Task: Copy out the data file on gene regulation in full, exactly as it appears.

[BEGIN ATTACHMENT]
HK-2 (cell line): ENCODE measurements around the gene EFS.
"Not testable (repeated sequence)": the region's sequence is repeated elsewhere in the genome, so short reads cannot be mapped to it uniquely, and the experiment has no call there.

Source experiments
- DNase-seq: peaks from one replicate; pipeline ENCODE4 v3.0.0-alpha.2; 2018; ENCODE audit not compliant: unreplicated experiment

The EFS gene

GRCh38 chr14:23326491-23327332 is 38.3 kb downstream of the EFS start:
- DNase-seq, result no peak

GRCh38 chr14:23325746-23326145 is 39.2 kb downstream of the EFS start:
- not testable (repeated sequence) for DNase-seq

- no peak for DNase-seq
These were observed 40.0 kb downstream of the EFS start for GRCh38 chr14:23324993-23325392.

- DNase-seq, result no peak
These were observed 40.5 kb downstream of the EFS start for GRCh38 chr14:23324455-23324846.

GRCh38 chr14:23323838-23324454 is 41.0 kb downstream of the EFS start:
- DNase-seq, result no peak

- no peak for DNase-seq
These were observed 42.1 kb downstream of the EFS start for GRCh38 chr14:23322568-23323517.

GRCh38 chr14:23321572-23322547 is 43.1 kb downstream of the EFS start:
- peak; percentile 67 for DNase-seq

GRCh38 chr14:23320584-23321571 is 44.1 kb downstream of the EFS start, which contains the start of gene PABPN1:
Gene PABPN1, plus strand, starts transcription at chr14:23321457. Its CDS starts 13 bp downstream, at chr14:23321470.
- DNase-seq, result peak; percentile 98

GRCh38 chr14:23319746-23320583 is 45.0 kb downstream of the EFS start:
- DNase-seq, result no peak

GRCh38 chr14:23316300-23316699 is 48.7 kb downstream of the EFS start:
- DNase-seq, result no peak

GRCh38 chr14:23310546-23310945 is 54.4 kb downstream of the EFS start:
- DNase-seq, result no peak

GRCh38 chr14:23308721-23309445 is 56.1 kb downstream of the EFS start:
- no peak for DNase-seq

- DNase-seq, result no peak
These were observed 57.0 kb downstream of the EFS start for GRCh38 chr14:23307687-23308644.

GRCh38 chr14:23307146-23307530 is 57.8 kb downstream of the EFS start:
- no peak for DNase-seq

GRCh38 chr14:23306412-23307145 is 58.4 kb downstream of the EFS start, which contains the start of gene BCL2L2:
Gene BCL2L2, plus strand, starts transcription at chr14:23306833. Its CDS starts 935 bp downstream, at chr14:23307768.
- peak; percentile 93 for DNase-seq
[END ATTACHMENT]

HK-2 (cell line): ENCODE measurements around the gene EFS.
"Not testable (repeated sequence)": the region's sequence is repeated elsewhere in the genome, so short reads cannot be mapped to it uniquely, and the experiment has no call there.

Source experiments
- DNase-seq: peaks from one replicate; pipeline ENCODE4 v3.0.0-alpha.2; 2018; ENCODE audit not compliant: unreplicated experiment

The EFS gene

GRCh38 chr14:23326491-23327332 is 38.3 kb downstream of the EFS start:
- DNase-seq, result no peak

GRCh38 chr14:23325746-23326145 is 39.2 kb downstream of the EFS start:
- not testable (repeated sequence) for DNase-seq

- no peak for DNase-seq
These were observed 40.0 kb downstream of the EFS start for GRCh38 chr14:23324993-23325392.

- DNase-seq, result no peak
These were observed 40.5 kb downstream of the EFS start for GRCh38 chr14:23324455-23324846.

GRCh38 chr14:23323838-23324454 is 41.0 kb downstream of the EFS start:
- DNase-seq, result no peak

- no peak for DNase-seq
These were observed 42.1 kb downstream of the EFS start for GRCh38 chr14:23322568-23323517.

GRCh38 chr14:23321572-23322547 is 43.1 kb downstream of the EFS start:
- peak; percentile 67 for DNase-seq

GRCh38 chr14:23320584-23321571 is 44.1 kb downstream of the EFS start, which contains the start of gene PABPN1:
Gene PABPN1, plus strand, starts transcription at chr14:23321457. Its CDS starts 13 bp downstream, at chr14:23321470.
- DNase-seq, result peak; percentile 98

GRCh38 chr14:23319746-23320583 is 45.0 kb downstream of the EFS start:
- DNase-seq, result no peak

GRCh38 chr14:23316300-23316699 is 48.7 kb downstream of the EFS start:
- DNase-seq, result no peak

GRCh38 chr14:23310546-23310945 is 54.4 kb downstream of the EFS start:
- DNase-seq, result no peak

GRCh38 chr14:23308721-23309445 is 56.1 kb downstream of the EFS start:
- no peak for DNase-seq

- DNase-seq, result no peak
These were observed 57.0 kb downstream of the EFS start for GRCh38 chr14:23307687-23308644.

GRCh38 chr14:23307146-23307530 is 57.8 kb downstream of the EFS start:
- no peak for DNase-seq

GRCh38 chr14:23306412-23307145 is 58.4 kb downstream of the EFS start, which contains the start of gene BCL2L2:
Gene BCL2L2, plus strand, starts transcription at chr14:23306833. Its CDS starts 935 bp downstream, at chr14:23307768.
- peak; percentile 93 for DNase-seq